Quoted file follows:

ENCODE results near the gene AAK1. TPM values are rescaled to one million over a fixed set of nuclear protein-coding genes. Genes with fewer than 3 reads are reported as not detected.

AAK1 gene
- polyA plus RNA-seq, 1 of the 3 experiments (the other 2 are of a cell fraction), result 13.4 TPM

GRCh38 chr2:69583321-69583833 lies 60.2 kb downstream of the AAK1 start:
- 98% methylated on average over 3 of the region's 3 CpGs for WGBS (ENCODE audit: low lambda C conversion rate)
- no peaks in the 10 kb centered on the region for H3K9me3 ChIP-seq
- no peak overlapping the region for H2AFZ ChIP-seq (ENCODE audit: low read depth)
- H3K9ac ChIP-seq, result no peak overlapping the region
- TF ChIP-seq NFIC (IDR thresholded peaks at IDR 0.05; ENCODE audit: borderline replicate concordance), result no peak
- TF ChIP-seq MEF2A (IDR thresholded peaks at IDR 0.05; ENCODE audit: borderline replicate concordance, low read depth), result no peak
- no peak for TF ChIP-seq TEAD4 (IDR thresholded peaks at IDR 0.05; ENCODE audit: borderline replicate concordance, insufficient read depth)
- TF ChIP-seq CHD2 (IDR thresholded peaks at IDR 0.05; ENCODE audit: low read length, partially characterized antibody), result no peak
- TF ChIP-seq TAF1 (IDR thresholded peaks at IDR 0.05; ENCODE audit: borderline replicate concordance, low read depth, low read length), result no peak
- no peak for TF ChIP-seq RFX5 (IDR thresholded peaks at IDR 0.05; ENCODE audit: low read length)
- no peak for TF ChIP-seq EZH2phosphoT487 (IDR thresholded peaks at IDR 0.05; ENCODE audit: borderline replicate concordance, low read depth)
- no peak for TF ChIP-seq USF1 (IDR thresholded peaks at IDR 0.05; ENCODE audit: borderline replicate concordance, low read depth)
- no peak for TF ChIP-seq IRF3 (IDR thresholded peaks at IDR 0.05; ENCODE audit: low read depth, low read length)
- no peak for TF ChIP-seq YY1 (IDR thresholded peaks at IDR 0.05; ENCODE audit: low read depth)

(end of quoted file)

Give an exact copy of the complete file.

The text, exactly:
ENCODE results near the gene AAK1. TPM values are rescaled to one million over a fixed set of nuclear protein-coding genes. Genes with fewer than 3 reads are reported as not detected.

AAK1 gene
- polyA plus RNA-seq, 1 of the 3 experiments (the other 2 are of a cell fraction), result 13.4 TPM

GRCh38 chr2:69583321-69583833 lies 60.2 kb downstream of the AAK1 start:
- 98% methylated on average over 3 of the region's 3 CpGs for WGBS (ENCODE audit: low lambda C conversion rate)
- no peaks in the 10 kb centered on the region for H3K9me3 ChIP-seq
- no peak overlapping the region for H2AFZ ChIP-seq (ENCODE audit: low read depth)
- H3K9ac ChIP-seq, result no peak overlapping the region
- TF ChIP-seq NFIC (IDR thresholded peaks at IDR 0.05; ENCODE audit: borderline replicate concordance), result no peak
- TF ChIP-seq MEF2A (IDR thresholded peaks at IDR 0.05; ENCODE audit: borderline replicate concordance, low read depth), result no peak
- no peak for TF ChIP-seq TEAD4 (IDR thresholded peaks at IDR 0.05; ENCODE audit: borderline replicate concordance, insufficient read depth)
- TF ChIP-seq CHD2 (IDR thresholded peaks at IDR 0.05; ENCODE audit: low read length, partially characterized antibody), result no peak
- TF ChIP-seq TAF1 (IDR thresholded peaks at IDR 0.05; ENCODE audit: borderline replicate concordance, low read depth, low read length), result no peak
- no peak for TF ChIP-seq RFX5 (IDR thresholded peaks at IDR 0.05; ENCODE audit: low read length)
- no peak for TF ChIP-seq EZH2phosphoT487 (IDR thresholded peaks at IDR 0.05; ENCODE audit: borderline replicate concordance, low read depth)
- no peak for TF ChIP-seq USF1 (IDR thresholded peaks at IDR 0.05; ENCODE audit: borderline replicate concordance, low read depth)
- no peak for TF ChIP-seq IRF3 (IDR thresholded peaks at IDR 0.05; ENCODE audit: low read depth, low read length)
- no peak for TF ChIP-seq YY1 (IDR thresholded peaks at IDR 0.05; ENCODE audit: low read depth)